A learning journal for back to school!

“The very best strategic thinkers make a concerted effort to reflect”

I was already considering a learning blog before hearing those words spoken in the first class of the 2017 Fall semester. After that I was even more determined to make this happen. I had initially thought of a blog as a place to summarize class notes and record random observations, but now… now it will still be that. I just now understand that as an opportunity to reflect which is inherently a learning tool. And since I’m determined to make the most of this go at school, that’s pretty exciting. So let’s start with how I got to this point.

It had been 14 years since I last took a college class and there I was around early June mulling it over. My career goal is to foster technology excellence as the CIO of a mission driven organization. I’ve been on an IT management track at small-to-midsized nonprofit organizations for a decade, and feel that pursuing an academic credential is a path to advancing my abilities to do that well. The Nonprofit Management Certificate program at the University of Minnesota Humphrey School appealed to me because the school is well regarded, the program seems rigorous, it can be completed in a year but leaves open the option to apply most of the course credit to an MPA degree program later, and it’s the familiar campus where I got my bachelor’s degree.

So I made an appointment with the head of the program, Melissa Stone, ahead of the June 15 Fall application deadline. We had a very encouraging conversation in which we discussed a course plan for completing the certificate by May 2018. Professor Stone recommended that to do so I should take the required Introduction to Financial Analysis and Management class during the summer session. I went home that evening and looked that class up to find it was starting on July 6!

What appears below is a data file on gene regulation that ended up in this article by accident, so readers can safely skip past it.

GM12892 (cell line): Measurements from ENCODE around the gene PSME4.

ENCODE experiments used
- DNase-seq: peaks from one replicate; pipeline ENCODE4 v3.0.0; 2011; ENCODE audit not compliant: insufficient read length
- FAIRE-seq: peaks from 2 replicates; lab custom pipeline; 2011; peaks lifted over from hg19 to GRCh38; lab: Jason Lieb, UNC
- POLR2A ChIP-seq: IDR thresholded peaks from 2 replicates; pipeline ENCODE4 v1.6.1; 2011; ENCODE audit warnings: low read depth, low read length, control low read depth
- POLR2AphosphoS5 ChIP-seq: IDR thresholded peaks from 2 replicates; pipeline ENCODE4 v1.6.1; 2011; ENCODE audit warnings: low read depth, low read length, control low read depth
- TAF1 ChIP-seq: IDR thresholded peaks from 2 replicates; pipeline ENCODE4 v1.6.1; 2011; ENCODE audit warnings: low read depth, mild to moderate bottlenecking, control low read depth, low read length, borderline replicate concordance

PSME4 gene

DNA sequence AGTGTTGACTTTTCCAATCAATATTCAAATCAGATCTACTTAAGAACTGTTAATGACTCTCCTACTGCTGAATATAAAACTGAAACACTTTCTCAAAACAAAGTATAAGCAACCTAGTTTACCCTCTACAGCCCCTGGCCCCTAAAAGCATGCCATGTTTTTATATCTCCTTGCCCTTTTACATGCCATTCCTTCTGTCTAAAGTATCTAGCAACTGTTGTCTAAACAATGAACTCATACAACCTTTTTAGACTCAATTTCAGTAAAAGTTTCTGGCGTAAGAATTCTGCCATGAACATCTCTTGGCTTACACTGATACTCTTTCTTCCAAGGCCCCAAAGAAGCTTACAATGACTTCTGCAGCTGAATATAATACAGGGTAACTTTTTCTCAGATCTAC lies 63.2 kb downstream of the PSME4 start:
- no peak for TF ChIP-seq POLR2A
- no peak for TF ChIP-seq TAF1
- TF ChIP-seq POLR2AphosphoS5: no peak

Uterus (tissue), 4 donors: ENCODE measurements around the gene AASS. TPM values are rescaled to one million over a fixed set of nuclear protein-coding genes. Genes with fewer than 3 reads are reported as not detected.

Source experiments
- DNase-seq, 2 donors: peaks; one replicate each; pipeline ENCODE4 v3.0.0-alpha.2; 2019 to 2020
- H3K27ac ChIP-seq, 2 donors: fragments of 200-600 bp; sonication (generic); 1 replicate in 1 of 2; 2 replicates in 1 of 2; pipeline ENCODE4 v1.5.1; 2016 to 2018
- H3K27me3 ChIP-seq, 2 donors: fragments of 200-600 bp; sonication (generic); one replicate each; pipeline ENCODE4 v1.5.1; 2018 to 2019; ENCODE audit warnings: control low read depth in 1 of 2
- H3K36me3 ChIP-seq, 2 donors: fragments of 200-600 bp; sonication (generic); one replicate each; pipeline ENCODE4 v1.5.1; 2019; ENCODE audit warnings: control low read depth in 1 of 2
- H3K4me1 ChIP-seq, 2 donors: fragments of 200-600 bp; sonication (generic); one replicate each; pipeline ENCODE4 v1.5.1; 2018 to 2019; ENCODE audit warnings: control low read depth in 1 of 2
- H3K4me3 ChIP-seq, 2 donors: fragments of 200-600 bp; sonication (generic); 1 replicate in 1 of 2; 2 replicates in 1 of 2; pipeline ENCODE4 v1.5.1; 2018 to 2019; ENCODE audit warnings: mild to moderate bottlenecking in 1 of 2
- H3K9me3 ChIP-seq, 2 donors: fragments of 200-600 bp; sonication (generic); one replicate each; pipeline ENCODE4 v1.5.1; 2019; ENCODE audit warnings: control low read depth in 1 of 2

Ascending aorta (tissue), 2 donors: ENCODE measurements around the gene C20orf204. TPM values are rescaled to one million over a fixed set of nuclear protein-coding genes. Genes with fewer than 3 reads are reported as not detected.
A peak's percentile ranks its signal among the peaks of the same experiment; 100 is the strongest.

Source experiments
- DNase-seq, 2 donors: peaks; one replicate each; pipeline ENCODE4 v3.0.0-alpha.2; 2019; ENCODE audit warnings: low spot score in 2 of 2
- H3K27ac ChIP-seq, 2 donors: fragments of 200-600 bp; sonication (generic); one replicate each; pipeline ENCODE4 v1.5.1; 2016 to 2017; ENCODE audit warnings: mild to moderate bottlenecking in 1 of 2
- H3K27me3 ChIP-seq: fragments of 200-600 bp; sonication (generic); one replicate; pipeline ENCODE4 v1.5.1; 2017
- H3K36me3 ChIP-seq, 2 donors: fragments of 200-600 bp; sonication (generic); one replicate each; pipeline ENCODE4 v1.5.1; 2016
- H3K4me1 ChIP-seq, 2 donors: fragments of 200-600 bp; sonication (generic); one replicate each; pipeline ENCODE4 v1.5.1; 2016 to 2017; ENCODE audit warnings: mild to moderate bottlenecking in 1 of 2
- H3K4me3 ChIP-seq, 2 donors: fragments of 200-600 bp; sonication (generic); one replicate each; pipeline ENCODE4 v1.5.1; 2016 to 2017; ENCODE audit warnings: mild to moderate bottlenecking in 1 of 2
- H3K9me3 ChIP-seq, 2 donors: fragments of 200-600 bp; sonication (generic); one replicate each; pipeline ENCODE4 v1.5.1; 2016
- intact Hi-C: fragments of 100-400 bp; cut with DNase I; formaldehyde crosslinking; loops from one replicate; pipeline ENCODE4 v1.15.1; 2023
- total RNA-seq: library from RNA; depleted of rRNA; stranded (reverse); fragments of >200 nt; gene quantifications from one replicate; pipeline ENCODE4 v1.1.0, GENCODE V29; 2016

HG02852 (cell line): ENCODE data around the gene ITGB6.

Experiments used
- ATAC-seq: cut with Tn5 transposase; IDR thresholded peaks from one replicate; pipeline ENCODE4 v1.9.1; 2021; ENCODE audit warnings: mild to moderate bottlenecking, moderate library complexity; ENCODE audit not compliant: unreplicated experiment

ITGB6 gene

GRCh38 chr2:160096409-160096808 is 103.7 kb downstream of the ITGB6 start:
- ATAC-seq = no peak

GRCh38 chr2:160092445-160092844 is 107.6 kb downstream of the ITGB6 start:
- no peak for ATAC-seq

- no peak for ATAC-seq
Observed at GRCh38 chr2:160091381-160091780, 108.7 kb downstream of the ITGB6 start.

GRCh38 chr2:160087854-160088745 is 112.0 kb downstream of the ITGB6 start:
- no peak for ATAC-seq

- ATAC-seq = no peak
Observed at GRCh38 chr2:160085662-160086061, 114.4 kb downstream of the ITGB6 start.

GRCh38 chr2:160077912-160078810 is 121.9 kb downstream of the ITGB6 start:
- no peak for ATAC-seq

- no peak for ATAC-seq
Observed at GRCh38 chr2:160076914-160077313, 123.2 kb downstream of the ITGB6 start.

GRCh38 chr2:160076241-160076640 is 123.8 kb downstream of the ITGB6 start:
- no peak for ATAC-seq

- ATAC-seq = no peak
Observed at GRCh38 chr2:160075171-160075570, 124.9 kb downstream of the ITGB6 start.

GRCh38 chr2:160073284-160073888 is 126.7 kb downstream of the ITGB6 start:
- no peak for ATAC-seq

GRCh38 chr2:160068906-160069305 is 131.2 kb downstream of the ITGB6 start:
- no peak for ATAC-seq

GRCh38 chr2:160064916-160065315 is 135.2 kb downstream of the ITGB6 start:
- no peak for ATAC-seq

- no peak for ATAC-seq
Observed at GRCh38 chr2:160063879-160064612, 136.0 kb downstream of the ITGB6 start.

Three weeks later I was in class learning about public/nonprofit budgeting, financial reporting, financial condition analysis, statements of cash flow and net assets. We learned how to analyze ratios, about allocating costs, how to read a budget, and how to determine if an organization is fiscally sound. We produced and presented a financial condition analysis as our final project. The math involved was fun to apply, my group mates were fantastic, and I couldn’t imagine a better class to ramp back in to being a student.

The coolest thing about that class to me was how it filled in gaps. Many of the terms we learned about were ones that I heard plenty of times through the years at work, but hadn’t always fully understood. In my profession I’ve generally become familiar with concepts as needed to for the challenge at hand. For instance I have a pretty good grasp on how a chart of accounts is structured because I managed that data in an AMS database, but now I understand how that data supports generally accepted accounting practices. Heck, now I know the actual definition of generally accepted accounting practices. I’m feeling smarter already.

Written on September 20, 2017